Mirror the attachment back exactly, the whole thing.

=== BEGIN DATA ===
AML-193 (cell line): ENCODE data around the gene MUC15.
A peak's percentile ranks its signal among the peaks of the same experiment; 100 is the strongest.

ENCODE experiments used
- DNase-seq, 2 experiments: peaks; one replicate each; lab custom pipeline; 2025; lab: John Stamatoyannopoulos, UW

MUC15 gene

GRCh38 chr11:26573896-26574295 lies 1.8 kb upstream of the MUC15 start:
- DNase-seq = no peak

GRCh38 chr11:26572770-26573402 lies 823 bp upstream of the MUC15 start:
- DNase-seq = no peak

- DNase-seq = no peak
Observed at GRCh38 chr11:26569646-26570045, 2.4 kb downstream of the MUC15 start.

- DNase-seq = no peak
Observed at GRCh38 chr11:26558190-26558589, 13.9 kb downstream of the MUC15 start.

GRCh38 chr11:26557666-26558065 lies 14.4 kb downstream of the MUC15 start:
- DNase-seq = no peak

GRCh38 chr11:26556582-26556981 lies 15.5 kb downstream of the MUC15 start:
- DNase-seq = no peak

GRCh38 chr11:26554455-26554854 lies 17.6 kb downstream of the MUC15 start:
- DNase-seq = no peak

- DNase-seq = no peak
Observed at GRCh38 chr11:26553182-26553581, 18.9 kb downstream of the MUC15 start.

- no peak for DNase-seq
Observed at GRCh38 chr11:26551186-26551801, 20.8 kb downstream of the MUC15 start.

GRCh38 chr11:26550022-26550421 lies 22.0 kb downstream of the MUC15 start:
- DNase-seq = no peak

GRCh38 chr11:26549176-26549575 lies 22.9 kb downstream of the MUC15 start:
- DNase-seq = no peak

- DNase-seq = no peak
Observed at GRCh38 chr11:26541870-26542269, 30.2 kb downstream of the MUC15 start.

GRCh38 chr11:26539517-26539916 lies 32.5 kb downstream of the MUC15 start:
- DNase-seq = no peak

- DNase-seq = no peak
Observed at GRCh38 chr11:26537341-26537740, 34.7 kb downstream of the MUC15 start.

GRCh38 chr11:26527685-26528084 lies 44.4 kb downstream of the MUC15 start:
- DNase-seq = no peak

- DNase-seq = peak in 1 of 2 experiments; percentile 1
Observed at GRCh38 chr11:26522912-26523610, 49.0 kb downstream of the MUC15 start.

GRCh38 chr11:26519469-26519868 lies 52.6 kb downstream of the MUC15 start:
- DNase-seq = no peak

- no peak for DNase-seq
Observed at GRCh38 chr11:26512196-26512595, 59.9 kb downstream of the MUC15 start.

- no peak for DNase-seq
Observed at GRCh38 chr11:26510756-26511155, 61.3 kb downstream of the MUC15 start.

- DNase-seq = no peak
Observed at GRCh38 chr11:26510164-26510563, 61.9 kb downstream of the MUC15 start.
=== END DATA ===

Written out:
AML-193 (cell line): ENCODE data around the gene MUC15.
A peak's percentile ranks its signal among the peaks of the same experiment; 100 is the strongest.

ENCODE experiments used
- DNase-seq, 2 experiments: peaks; one replicate each; lab custom pipeline; 2025; lab: John Stamatoyannopoulos, UW

MUC15 gene

GRCh38 chr11:26573896-26574295 lies 1.8 kb upstream of the MUC15 start:
- DNase-seq = no peak

GRCh38 chr11:26572770-26573402 lies 823 bp upstream of the MUC15 start:
- DNase-seq = no peak

- DNase-seq = no peak
Observed at GRCh38 chr11:26569646-26570045, 2.4 kb downstream of the MUC15 start.

- DNase-seq = no peak
Observed at GRCh38 chr11:26558190-26558589, 13.9 kb downstream of the MUC15 start.

GRCh38 chr11:26557666-26558065 lies 14.4 kb downstream of the MUC15 start:
- DNase-seq = no peak

GRCh38 chr11:26556582-26556981 lies 15.5 kb downstream of the MUC15 start:
- DNase-seq = no peak

GRCh38 chr11:26554455-26554854 lies 17.6 kb downstream of the MUC15 start:
- DNase-seq = no peak

- DNase-seq = no peak
Observed at GRCh38 chr11:26553182-26553581, 18.9 kb downstream of the MUC15 start.

- no peak for DNase-seq
Observed at GRCh38 chr11:26551186-26551801, 20.8 kb downstream of the MUC15 start.

GRCh38 chr11:26550022-26550421 lies 22.0 kb downstream of the MUC15 start:
- DNase-seq = no peak

GRCh38 chr11:26549176-26549575 lies 22.9 kb downstream of the MUC15 start:
- DNase-seq = no peak

- DNase-seq = no peak
Observed at GRCh38 chr11:26541870-26542269, 30.2 kb downstream of the MUC15 start.

GRCh38 chr11:26539517-26539916 lies 32.5 kb downstream of the MUC15 start:
- DNase-seq = no peak

- DNase-seq = no peak
Observed at GRCh38 chr11:26537341-26537740, 34.7 kb downstream of the MUC15 start.

GRCh38 chr11:26527685-26528084 lies 44.4 kb downstream of the MUC15 start:
- DNase-seq = no peak

- DNase-seq = peak in 1 of 2 experiments; percentile 1
Observed at GRCh38 chr11:26522912-26523610, 49.0 kb downstream of the MUC15 start.

GRCh38 chr11:26519469-26519868 lies 52.6 kb downstream of the MUC15 start:
- DNase-seq = no peak

- no peak for DNase-seq
Observed at GRCh38 chr11:26512196-26512595, 59.9 kb downstream of the MUC15 start.

- no peak for DNase-seq
Observed at GRCh38 chr11:26510756-26511155, 61.3 kb downstream of the MUC15 start.

- DNase-seq = no peak
Observed at GRCh38 chr11:26510164-26510563, 61.9 kb downstream of the MUC15 start.